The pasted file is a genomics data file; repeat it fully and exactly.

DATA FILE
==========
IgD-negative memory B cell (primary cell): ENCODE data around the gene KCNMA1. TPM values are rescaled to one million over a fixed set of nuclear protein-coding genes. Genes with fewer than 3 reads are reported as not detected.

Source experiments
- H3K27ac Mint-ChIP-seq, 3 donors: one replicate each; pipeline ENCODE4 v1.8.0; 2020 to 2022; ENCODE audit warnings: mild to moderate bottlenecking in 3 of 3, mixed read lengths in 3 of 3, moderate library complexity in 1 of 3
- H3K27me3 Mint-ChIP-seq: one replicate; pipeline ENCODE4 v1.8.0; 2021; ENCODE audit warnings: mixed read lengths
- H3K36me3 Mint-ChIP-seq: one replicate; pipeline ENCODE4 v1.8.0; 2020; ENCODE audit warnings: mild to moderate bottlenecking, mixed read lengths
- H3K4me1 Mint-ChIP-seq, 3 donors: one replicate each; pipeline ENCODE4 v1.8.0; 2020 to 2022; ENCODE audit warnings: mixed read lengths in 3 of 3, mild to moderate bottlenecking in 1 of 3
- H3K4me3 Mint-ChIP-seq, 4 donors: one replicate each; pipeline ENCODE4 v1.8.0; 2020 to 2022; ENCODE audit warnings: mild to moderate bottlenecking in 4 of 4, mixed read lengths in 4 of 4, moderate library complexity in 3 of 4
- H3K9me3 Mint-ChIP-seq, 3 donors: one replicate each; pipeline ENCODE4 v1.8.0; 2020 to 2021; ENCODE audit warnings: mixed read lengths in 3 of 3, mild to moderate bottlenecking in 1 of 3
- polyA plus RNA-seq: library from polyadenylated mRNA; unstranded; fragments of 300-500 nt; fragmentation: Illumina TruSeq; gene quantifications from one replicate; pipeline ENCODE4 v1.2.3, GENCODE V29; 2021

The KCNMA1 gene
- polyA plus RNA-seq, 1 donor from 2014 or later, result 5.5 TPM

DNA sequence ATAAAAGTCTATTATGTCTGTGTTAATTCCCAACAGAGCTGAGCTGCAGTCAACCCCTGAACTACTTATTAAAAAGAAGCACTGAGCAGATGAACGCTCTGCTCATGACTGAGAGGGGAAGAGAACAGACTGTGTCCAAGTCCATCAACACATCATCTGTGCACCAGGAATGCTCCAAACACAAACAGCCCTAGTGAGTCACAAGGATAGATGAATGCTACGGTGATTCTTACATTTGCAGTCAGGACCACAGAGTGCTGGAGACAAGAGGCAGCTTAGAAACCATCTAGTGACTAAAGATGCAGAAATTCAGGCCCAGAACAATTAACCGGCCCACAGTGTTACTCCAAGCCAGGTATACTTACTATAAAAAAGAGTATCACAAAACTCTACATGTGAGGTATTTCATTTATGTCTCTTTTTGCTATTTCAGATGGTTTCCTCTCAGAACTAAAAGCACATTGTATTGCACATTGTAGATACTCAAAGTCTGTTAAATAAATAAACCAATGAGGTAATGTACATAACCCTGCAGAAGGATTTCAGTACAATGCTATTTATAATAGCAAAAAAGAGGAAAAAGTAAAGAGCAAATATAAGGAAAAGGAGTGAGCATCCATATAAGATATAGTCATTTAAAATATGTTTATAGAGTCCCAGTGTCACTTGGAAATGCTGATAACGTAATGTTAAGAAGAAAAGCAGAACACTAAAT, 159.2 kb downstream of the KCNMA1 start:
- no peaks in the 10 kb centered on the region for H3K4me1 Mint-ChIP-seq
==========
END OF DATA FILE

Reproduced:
IgD-negative memory B cell (primary cell): ENCODE data around the gene KCNMA1. TPM values are rescaled to one million over a fixed set of nuclear protein-coding genes. Genes with fewer than 3 reads are reported as not detected.

Source experiments
- H3K27ac Mint-ChIP-seq, 3 donors: one replicate each; pipeline ENCODE4 v1.8.0; 2020 to 2022; ENCODE audit warnings: mild to moderate bottlenecking in 3 of 3, mixed read lengths in 3 of 3, moderate library complexity in 1 of 3
- H3K27me3 Mint-ChIP-seq: one replicate; pipeline ENCODE4 v1.8.0; 2021; ENCODE audit warnings: mixed read lengths
- H3K36me3 Mint-ChIP-seq: one replicate; pipeline ENCODE4 v1.8.0; 2020; ENCODE audit warnings: mild to moderate bottlenecking, mixed read lengths
- H3K4me1 Mint-ChIP-seq, 3 donors: one replicate each; pipeline ENCODE4 v1.8.0; 2020 to 2022; ENCODE audit warnings: mixed read lengths in 3 of 3, mild to moderate bottlenecking in 1 of 3
- H3K4me3 Mint-ChIP-seq, 4 donors: one replicate each; pipeline ENCODE4 v1.8.0; 2020 to 2022; ENCODE audit warnings: mild to moderate bottlenecking in 4 of 4, mixed read lengths in 4 of 4, moderate library complexity in 3 of 4
- H3K9me3 Mint-ChIP-seq, 3 donors: one replicate each; pipeline ENCODE4 v1.8.0; 2020 to 2021; ENCODE audit warnings: mixed read lengths in 3 of 3, mild to moderate bottlenecking in 1 of 3
- polyA plus RNA-seq: library from polyadenylated mRNA; unstranded; fragments of 300-500 nt; fragmentation: Illumina TruSeq; gene quantifications from one replicate; pipeline ENCODE4 v1.2.3, GENCODE V29; 2021

The KCNMA1 gene
- polyA plus RNA-seq, 1 donor from 2014 or later, result 5.5 TPM

DNA sequence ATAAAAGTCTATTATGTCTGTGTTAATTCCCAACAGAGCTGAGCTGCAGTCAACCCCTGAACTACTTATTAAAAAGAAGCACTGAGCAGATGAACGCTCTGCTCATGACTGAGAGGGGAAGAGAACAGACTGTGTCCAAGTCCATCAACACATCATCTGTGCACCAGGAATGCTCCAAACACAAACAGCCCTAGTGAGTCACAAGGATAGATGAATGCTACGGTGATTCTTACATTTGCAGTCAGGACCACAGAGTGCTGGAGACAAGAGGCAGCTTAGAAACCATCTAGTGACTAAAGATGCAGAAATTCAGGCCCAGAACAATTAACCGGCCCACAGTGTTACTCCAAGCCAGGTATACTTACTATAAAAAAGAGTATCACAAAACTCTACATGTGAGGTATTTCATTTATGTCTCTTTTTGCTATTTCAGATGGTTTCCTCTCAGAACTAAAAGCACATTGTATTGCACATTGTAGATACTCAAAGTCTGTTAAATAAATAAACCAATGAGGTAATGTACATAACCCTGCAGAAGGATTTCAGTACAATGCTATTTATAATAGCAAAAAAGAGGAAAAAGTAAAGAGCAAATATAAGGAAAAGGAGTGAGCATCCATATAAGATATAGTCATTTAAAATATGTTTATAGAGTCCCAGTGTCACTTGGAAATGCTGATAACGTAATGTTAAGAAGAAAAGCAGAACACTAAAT, 159.2 kb downstream of the KCNMA1 start:
- no peaks in the 10 kb centered on the region for H3K4me1 Mint-ChIP-seq